Crise : Quelques réflexions systémiques sur l'anthropocene

  • Charles François Honorary President of the Argentine Group for the Study of Systems and Cybernetics (GESI), the Latin American Society of Systemics (ALAS), Honorary Professor the Instituto Tecnológico de Buenos Aires, Argentina (ITBA)
Keywords: growth, social crisis, sustainable development, ecology, globalization, humanity, ideology, feedback

Abstract

Prior to globalization, crises were due to local or regional environmental abuses, leadership conflicts, local or regional climatic disasters, major epidemics or pandemics. The humanity of the beginning of the 21st century is facing for the first time a situation of global change on a planetary scale. The origin of this change is endogenous to the human species. Scientific and technological evolution has endowed humanity with powerful means of action that have transformed it into an important actor in the planetary ecology. This transformation is a consequence of fundamental factors that have reinforced each other. The use of fossil fuels returns to the environment gigantic amounts of solar energy fossilized in vegetable form during the billions of years of the primary, secondary and tertiary geological ages. The inevitable consequence is and will be more and more, global climate warming. This profound change could it surely causes serious adjustment disorders in all human societies. It is in this sense that the word "crisis" acquires its full and sinister meaning. A financial crisis is nothing more than the repetition of a psychosociological episode also recurrent in the evolution of the economy. A remarkable consequence is that man (biological, psychosocial) has become a "piece" of a huge machine, on a planetary scale, and his activities are increasingly conditioned by this machine created by himself. The concept of competitive advantage generally dominates economic thinking. This way of thinking reflects the historical situation of humanity. Until today, the human species could progress without limits towards greater use of its planetary environment. The waste did not have a negative ecological significance. The most sensible and appropriate objective, certainly, is not to lead all of humanity to share the waste that, by hyper-consumption, characterizes, for the moment, the societies considered as developed. A rational objective would be to guarantee to all humanity a level of life as satisfactory as possible, based on truly renewable planetary resources, assuming the need to keep the planet habitable.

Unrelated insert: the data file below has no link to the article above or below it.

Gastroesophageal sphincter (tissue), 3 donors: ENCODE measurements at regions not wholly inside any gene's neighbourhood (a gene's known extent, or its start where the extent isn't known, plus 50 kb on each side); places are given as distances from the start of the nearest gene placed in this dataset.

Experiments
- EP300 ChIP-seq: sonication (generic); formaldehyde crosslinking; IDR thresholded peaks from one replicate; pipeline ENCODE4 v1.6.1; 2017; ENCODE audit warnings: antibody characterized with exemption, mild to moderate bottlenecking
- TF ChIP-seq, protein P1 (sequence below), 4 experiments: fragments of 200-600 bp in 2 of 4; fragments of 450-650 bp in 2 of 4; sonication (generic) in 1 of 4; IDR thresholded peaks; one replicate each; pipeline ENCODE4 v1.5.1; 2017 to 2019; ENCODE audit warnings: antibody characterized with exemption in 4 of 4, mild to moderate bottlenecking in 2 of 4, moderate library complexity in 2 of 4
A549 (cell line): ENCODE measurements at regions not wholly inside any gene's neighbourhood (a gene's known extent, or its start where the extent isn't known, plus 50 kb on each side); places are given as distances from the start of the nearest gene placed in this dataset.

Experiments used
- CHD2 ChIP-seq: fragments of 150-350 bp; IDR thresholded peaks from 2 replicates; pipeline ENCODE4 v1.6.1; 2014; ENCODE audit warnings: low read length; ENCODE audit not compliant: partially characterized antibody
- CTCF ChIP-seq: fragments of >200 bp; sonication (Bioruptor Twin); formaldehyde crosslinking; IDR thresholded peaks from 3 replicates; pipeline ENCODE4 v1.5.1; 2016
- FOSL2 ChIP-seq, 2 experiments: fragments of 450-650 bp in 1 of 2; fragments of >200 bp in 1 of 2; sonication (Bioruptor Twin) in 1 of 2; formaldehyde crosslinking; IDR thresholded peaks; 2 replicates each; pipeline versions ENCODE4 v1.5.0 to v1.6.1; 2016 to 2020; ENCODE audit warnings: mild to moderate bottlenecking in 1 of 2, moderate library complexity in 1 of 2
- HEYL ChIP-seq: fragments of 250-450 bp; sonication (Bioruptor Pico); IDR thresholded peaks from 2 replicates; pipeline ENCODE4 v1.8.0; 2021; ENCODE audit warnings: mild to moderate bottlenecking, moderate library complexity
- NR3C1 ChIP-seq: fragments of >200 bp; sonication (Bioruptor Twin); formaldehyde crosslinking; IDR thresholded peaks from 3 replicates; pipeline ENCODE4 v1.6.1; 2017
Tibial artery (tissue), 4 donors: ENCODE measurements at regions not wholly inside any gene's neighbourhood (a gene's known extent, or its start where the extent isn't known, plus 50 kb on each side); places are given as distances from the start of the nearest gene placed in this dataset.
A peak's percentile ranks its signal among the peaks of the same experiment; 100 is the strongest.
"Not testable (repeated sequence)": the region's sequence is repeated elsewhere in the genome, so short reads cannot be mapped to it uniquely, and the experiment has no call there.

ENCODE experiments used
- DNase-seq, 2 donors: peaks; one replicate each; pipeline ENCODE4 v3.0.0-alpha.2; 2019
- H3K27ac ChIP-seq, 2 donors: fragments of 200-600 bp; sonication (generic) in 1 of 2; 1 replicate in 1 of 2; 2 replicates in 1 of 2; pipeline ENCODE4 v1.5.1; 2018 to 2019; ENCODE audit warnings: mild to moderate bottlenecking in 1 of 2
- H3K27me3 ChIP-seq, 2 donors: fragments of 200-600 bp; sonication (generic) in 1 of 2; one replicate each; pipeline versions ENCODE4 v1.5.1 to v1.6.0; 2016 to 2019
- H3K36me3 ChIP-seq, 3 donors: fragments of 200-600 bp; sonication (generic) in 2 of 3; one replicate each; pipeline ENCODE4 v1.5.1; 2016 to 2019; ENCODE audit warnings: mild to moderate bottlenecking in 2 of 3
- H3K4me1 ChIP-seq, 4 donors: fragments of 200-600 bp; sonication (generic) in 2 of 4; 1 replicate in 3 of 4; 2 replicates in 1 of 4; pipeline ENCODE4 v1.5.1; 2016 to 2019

Published
2020-07-09
How to Cite
François, C. (2020). Crise : Quelques réflexions systémiques sur l’anthropocene. Acta Europeana Systemica , 8(1), 69-76. https://doi.org/10.14428/aes.v8i1.56243